20th Century Studios Wiki

The Princess Bride is a 1987 American fantasy adventure comedy film directed and co-produced by Rob Reiner, starring Cary Elwes, Robin Wright, Mandy Patinkin, Chris Sarandon, Wallace Shawn, André the Giant, and Christopher Guest. Adapted by William Goldman from his 1973 novel The Princess Bride, it tells the story of a farmhand named Westley, accompanied by companions befriended along the way, who must rescue his true love Princess Buttercup from the odious Prince Humperdinck. The film essentially preserves the novel's narrative style by presenting the story as a book being read by a grandfather (Peter Falk) to his sick grandson (Fred Savage).


The film is an enactment of a book that a grandfather reads to his sick grandson, who initially dismisses the story.

The tale is about Buttercup, a beautiful young woman living on a farm in the fictional kingdom of Florin. Whenever she tells farmhand Westley to do something, he always complies, saying, "As you wish." She eventually realizes that he loves her and she loves him. Westley leaves to seek his fortune overseas so they can marry. When his ship is attacked by the Dread Pirate Roberts, who is infamous for never leaving survivors, Westley is presumed dead.

Five years later, Buttercup is forced to become betrothed to Prince Humperdinck, the heir to the throne of Florin. Before the wedding, she is kidnapped by three outlaws, a short Sicilianboss named Vizzini, a giant from Greenlandnamed Fezzik, and a Spanish fencing master named Inigo Montoya, who seeks revenge against a six-fingered man who murdered his father. The outlaws are pursued by Prince Humperdinck and his soldiers and also a masked man clad in black.

The man in black confronts the outlaws atop the Cliffs of Insanity. He defeats Inigo in a duel and knocks him out, chokes Fezzik into unconsciousness, and tricks Vizzini into drinking poison, killing him. He takes Buttercup prisoner and they flee, stopping near a gorge. Buttercup correctly guesses he is the Dread Pirate Roberts and berates him for killing Westley. Seeing Humperdinck and his men approaching, Buttercup shoves Roberts down a hill, wishing death upon him. While tumbling down, he shouts, "As you wish!" Realizing it is Westley, she throws herself into the gorge after him, and they are reunited.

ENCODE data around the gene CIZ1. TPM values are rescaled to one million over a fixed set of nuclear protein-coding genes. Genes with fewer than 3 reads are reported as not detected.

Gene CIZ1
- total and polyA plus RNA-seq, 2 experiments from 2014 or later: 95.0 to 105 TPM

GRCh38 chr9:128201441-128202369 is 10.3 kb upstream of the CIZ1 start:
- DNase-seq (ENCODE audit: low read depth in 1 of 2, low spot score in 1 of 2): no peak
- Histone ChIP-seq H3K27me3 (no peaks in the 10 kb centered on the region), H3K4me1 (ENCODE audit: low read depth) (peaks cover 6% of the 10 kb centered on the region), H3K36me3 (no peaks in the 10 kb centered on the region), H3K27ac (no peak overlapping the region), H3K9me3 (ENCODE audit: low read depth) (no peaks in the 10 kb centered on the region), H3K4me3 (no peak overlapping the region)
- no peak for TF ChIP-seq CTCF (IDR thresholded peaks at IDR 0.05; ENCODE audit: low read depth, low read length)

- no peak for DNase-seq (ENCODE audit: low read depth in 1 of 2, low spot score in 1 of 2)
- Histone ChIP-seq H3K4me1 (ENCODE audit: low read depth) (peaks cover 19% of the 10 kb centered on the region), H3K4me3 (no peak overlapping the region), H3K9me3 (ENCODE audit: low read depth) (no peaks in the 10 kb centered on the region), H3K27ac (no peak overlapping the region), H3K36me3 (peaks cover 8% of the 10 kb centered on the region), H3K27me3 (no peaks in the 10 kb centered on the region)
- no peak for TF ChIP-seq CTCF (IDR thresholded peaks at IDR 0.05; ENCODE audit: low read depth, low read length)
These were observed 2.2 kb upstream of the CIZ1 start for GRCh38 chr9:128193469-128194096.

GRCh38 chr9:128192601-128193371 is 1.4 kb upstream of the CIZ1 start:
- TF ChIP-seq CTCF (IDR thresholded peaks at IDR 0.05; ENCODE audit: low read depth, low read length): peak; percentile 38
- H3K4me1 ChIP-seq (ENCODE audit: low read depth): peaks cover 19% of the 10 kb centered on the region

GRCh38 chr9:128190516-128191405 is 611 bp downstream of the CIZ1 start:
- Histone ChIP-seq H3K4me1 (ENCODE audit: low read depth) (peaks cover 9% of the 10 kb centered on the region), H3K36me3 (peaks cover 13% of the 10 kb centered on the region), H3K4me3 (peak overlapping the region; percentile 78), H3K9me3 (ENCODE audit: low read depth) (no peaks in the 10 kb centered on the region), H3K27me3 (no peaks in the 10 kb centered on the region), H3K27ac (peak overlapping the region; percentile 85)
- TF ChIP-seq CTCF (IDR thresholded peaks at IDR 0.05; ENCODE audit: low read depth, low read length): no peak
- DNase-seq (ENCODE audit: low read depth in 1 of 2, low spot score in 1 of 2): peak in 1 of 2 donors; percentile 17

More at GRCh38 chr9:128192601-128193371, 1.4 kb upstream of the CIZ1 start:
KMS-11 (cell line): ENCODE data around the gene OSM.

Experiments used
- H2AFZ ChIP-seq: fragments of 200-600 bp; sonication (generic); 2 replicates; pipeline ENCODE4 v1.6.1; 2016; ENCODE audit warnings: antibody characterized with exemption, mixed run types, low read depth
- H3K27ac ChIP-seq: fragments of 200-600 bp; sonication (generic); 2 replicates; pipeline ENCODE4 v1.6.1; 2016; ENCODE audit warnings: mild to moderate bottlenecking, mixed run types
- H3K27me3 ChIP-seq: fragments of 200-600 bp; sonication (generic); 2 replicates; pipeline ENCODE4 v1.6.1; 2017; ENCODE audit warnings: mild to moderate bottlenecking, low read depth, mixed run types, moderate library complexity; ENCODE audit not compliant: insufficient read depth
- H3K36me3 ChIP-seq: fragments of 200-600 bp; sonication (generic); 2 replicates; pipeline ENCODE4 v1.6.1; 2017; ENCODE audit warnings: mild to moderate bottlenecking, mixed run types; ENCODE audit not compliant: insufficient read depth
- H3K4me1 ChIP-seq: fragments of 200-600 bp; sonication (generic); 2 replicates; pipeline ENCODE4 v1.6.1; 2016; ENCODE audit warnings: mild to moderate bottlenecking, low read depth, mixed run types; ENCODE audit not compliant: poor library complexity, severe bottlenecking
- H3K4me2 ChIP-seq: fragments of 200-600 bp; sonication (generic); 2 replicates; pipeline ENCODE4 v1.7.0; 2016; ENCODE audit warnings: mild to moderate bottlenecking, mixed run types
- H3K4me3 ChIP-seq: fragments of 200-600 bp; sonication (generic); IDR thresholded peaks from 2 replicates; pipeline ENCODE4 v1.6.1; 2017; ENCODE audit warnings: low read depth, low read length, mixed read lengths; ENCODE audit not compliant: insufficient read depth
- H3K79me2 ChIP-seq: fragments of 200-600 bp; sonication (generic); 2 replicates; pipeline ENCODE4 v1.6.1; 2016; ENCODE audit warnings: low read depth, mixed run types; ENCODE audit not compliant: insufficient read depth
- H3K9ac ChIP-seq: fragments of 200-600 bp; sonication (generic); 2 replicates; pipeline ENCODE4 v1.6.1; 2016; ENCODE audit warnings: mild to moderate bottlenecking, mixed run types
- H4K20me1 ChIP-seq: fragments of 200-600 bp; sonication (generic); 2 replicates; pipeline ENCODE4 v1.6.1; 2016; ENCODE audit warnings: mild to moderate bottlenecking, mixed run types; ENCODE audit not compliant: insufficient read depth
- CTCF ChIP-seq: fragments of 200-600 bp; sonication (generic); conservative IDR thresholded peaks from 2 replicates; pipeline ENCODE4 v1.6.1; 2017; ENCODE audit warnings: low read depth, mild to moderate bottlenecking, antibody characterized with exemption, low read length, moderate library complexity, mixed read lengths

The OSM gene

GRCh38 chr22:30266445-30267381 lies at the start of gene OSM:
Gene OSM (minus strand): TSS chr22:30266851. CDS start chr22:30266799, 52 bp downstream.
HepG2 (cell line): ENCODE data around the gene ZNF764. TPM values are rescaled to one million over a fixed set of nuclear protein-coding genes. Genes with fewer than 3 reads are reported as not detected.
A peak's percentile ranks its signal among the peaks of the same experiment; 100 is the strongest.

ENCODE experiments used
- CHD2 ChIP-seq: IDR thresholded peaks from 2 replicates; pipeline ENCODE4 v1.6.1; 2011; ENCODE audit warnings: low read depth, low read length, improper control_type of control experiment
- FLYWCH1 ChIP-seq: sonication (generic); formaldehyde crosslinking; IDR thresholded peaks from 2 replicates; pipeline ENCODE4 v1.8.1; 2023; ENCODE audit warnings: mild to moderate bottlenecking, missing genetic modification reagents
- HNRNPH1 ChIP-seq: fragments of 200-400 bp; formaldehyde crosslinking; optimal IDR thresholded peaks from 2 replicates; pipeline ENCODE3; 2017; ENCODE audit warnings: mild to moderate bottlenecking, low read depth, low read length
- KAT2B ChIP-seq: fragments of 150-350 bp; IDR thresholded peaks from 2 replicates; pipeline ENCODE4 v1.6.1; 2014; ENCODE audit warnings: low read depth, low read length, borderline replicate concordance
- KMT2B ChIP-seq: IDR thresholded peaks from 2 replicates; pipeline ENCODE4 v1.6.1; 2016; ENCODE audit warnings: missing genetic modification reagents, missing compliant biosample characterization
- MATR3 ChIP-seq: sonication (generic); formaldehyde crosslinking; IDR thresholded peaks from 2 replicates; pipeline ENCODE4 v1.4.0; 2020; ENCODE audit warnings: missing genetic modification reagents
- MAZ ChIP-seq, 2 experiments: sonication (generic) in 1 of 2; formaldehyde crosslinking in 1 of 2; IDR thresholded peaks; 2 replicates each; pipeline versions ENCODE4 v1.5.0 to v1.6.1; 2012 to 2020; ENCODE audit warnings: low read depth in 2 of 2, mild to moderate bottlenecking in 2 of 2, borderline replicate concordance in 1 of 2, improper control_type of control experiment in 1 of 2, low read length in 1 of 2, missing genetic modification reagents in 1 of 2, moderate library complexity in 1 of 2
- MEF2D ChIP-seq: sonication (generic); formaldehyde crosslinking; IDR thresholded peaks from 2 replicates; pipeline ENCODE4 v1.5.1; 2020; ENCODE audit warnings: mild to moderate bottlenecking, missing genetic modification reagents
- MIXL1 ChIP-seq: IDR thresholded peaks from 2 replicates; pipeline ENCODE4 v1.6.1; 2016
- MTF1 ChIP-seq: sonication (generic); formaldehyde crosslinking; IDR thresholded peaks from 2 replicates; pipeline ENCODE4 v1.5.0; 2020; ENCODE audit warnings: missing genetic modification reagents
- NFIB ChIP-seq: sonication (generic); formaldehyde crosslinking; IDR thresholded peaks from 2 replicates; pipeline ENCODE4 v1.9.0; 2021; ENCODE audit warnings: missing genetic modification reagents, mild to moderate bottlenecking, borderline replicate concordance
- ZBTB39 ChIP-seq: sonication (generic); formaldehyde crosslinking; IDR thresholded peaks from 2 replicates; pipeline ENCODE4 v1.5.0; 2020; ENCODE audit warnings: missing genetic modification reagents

Westley explains how the "Dread Pirate Roberts" is a title that is passed on to others; he took it so that the previous Roberts could retire. Having found Buttercup, Westley wants to surrender the title to another. Humperdinck captures the pair after they emerge from the dangerous Fire Swamp. Buttercup agrees to return with Humperdinck after he promises to release Westley. He then secretly orders his sadistic vizier, Count Rugen, to take Westley to his torture chamber, the Pit of Despair. Before being knocked out, Westley notices that Rugen has six fingers on his hand.

Humperdinck falsely promises Buttercup he will search for Westley. His real plan is to start a war with the neighboring country of Guilder by killing Buttercup and framing Guilder for her death. Meanwhile, Inigo and Fezzik are reunited after Humperdinck orders thieves to be arrested in the nearby forest. Fezzik tells Inigo about Rugen. Inigo decides Westley's help is needed to storm the castle.

Buttercup accuses Humperdinck of failing to search for Westley. Enraged, Humperdinck imprisons Buttercup, and tortures Westley, seemingly to death. Inigo and Fezzik, who have heard and followed Westley's wails through the forest, find his body and bring him to Miracle Max, a folk healer. Max revives the "mostly dead" Westley, though he is temporarily left extremely debilitated.

After Westley, Inigo and Fezzik infiltrate the castle, Humperdinck panics and orders the in-progress wedding ceremony to be shortened. Inigo finds and kills Rugen in a duel after repeatedly taunting him for killing his father. Westley locates Buttercup, who is about to commit suicide, believing she is married to Humperdinck. Westley assures her the marriage is invalid because she never completed her wedding vows; they then flee the castle. After killing Rugen, Inigo is unsure of what to do with his life. Westley offers him the Dread Pirate Roberts title, which Inigo considers. Fezzik has procured four horses, and he, Westley, Buttercup, and Inigo escape. Westley and Buttercup, safely reunited, share a passionate kiss.

Back in his bedroom, the boy eagerly asks his grandfather to read him the story again the next day, to which his grandfather replies, "As you wish."


Framing story

  • Peter Falk as Grandpa/The Narrator
  • Fred Savage as The Grandson
  • Betsy Brantley as The Mother

Main story

  • Cary Elwes as Westley/Dread Pirate Roberts/The Man in Black
  • Robin Wright as Buttercup/The Princess Bride
  • Mandy Patinkin as Inigo Montoya
  • Chris Sarandon as Prince Humperdinck
  • Christopher Guest as Count Tyrone Rugen
  • Wallace Shawn as Vizzini
  • André the Giant as Fezzik
  • Billy Crystal as Miracle Max
  • Carol Kane as Valerie, Max's wife
  • Peter Cook as The Impressive Clergyman
  • Mel Smith as The Albino
  • Margery Mason as The Ancient Booer
  • Malcolm Storry as Yellin, a soldier of Florin
  • Anne Dyson as The Queen
  • Willoughby Gray as The King